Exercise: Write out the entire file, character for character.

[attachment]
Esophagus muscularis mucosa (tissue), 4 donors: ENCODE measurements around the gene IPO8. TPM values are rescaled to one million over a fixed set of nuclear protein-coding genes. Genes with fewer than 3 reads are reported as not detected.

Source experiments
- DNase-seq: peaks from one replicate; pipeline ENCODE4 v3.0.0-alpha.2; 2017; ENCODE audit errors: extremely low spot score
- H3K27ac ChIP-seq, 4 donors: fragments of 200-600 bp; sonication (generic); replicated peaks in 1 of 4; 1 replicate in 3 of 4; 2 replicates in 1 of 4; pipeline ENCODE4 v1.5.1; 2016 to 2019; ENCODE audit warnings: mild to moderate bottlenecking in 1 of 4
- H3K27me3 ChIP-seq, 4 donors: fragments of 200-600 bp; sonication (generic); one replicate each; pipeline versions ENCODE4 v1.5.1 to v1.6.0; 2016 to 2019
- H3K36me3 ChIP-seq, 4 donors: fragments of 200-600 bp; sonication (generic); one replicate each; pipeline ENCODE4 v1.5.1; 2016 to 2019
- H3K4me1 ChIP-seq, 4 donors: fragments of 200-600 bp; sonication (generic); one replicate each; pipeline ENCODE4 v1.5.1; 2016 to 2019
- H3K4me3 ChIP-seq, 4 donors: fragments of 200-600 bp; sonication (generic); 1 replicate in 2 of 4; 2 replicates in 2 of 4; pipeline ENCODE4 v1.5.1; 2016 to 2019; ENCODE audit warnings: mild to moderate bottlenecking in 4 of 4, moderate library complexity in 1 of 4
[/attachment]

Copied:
Esophagus muscularis mucosa (tissue), 4 donors: ENCODE measurements around the gene IPO8. TPM values are rescaled to one million over a fixed set of nuclear protein-coding genes. Genes with fewer than 3 reads are reported as not detected.

Source experiments
- DNase-seq: peaks from one replicate; pipeline ENCODE4 v3.0.0-alpha.2; 2017; ENCODE audit errors: extremely low spot score
- H3K27ac ChIP-seq, 4 donors: fragments of 200-600 bp; sonication (generic); replicated peaks in 1 of 4; 1 replicate in 3 of 4; 2 replicates in 1 of 4; pipeline ENCODE4 v1.5.1; 2016 to 2019; ENCODE audit warnings: mild to moderate bottlenecking in 1 of 4
- H3K27me3 ChIP-seq, 4 donors: fragments of 200-600 bp; sonication (generic); one replicate each; pipeline versions ENCODE4 v1.5.1 to v1.6.0; 2016 to 2019
- H3K36me3 ChIP-seq, 4 donors: fragments of 200-600 bp; sonication (generic); one replicate each; pipeline ENCODE4 v1.5.1; 2016 to 2019
- H3K4me1 ChIP-seq, 4 donors: fragments of 200-600 bp; sonication (generic); one replicate each; pipeline ENCODE4 v1.5.1; 2016 to 2019
- H3K4me3 ChIP-seq, 4 donors: fragments of 200-600 bp; sonication (generic); 1 replicate in 2 of 4; 2 replicates in 2 of 4; pipeline ENCODE4 v1.5.1; 2016 to 2019; ENCODE audit warnings: mild to moderate bottlenecking in 4 of 4, moderate library complexity in 1 of 4